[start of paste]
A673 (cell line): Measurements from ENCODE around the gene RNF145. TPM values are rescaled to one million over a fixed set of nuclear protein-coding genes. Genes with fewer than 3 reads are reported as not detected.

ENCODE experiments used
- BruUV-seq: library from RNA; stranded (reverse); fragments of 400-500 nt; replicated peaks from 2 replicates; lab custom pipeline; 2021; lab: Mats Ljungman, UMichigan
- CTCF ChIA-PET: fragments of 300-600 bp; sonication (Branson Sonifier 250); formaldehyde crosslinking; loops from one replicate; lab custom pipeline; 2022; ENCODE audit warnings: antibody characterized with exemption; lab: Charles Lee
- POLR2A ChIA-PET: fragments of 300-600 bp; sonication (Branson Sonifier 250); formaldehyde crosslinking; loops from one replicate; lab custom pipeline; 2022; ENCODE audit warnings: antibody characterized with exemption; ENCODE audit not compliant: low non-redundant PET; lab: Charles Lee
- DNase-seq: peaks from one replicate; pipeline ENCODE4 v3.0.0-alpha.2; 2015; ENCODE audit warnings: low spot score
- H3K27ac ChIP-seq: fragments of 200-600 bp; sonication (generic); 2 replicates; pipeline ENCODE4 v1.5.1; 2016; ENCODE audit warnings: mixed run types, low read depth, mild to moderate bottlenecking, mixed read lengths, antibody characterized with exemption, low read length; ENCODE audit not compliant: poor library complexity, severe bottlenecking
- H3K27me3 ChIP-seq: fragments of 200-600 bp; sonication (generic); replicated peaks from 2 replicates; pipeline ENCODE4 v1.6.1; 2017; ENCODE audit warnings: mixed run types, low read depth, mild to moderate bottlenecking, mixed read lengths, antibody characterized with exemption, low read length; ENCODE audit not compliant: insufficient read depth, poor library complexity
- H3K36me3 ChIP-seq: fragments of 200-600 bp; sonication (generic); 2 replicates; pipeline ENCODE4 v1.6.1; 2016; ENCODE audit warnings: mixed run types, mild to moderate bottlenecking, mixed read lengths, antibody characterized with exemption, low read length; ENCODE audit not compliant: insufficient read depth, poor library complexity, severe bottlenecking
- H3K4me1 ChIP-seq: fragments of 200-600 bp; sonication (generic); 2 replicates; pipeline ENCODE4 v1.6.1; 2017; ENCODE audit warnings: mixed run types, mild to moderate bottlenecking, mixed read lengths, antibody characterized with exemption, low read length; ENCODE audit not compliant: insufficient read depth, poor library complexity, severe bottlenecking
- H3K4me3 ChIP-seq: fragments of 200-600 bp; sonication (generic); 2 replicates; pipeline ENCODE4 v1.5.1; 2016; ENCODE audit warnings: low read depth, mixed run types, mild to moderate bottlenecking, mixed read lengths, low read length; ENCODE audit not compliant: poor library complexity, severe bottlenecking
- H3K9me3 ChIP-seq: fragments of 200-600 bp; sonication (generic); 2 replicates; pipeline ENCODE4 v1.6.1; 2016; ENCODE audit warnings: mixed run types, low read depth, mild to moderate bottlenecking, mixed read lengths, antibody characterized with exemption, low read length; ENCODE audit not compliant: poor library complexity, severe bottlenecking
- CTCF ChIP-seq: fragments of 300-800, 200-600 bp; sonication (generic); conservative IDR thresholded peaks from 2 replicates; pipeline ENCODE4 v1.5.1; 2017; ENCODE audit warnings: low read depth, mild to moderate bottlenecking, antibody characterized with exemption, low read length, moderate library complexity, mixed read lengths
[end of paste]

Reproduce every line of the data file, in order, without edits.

A673 (cell line): Measurements from ENCODE around the gene RNF145. TPM values are rescaled to one million over a fixed set of nuclear protein-coding genes. Genes with fewer than 3 reads are reported as not detected.

ENCODE experiments used
- BruUV-seq: library from RNA; stranded (reverse); fragments of 400-500 nt; replicated peaks from 2 replicates; lab custom pipeline; 2021; lab: Mats Ljungman, UMichigan
- CTCF ChIA-PET: fragments of 300-600 bp; sonication (Branson Sonifier 250); formaldehyde crosslinking; loops from one replicate; lab custom pipeline; 2022; ENCODE audit warnings: antibody characterized with exemption; lab: Charles Lee
- POLR2A ChIA-PET: fragments of 300-600 bp; sonication (Branson Sonifier 250); formaldehyde crosslinking; loops from one replicate; lab custom pipeline; 2022; ENCODE audit warnings: antibody characterized with exemption; ENCODE audit not compliant: low non-redundant PET; lab: Charles Lee
- DNase-seq: peaks from one replicate; pipeline ENCODE4 v3.0.0-alpha.2; 2015; ENCODE audit warnings: low spot score
- H3K27ac ChIP-seq: fragments of 200-600 bp; sonication (generic); 2 replicates; pipeline ENCODE4 v1.5.1; 2016; ENCODE audit warnings: mixed run types, low read depth, mild to moderate bottlenecking, mixed read lengths, antibody characterized with exemption, low read length; ENCODE audit not compliant: poor library complexity, severe bottlenecking
- H3K27me3 ChIP-seq: fragments of 200-600 bp; sonication (generic); replicated peaks from 2 replicates; pipeline ENCODE4 v1.6.1; 2017; ENCODE audit warnings: mixed run types, low read depth, mild to moderate bottlenecking, mixed read lengths, antibody characterized with exemption, low read length; ENCODE audit not compliant: insufficient read depth, poor library complexity
- H3K36me3 ChIP-seq: fragments of 200-600 bp; sonication (generic); 2 replicates; pipeline ENCODE4 v1.6.1; 2016; ENCODE audit warnings: mixed run types, mild to moderate bottlenecking, mixed read lengths, antibody characterized with exemption, low read length; ENCODE audit not compliant: insufficient read depth, poor library complexity, severe bottlenecking
- H3K4me1 ChIP-seq: fragments of 200-600 bp; sonication (generic); 2 replicates; pipeline ENCODE4 v1.6.1; 2017; ENCODE audit warnings: mixed run types, mild to moderate bottlenecking, mixed read lengths, antibody characterized with exemption, low read length; ENCODE audit not compliant: insufficient read depth, poor library complexity, severe bottlenecking
- H3K4me3 ChIP-seq: fragments of 200-600 bp; sonication (generic); 2 replicates; pipeline ENCODE4 v1.5.1; 2016; ENCODE audit warnings: low read depth, mixed run types, mild to moderate bottlenecking, mixed read lengths, low read length; ENCODE audit not compliant: poor library complexity, severe bottlenecking
- H3K9me3 ChIP-seq: fragments of 200-600 bp; sonication (generic); 2 replicates; pipeline ENCODE4 v1.6.1; 2016; ENCODE audit warnings: mixed run types, low read depth, mild to moderate bottlenecking, mixed read lengths, antibody characterized with exemption, low read length; ENCODE audit not compliant: poor library complexity, severe bottlenecking
- CTCF ChIP-seq: fragments of 300-800, 200-600 bp; sonication (generic); conservative IDR thresholded peaks from 2 replicates; pipeline ENCODE4 v1.5.1; 2017; ENCODE audit warnings: low read depth, mild to moderate bottlenecking, antibody characterized with exemption, low read length, moderate library complexity, mixed read lengths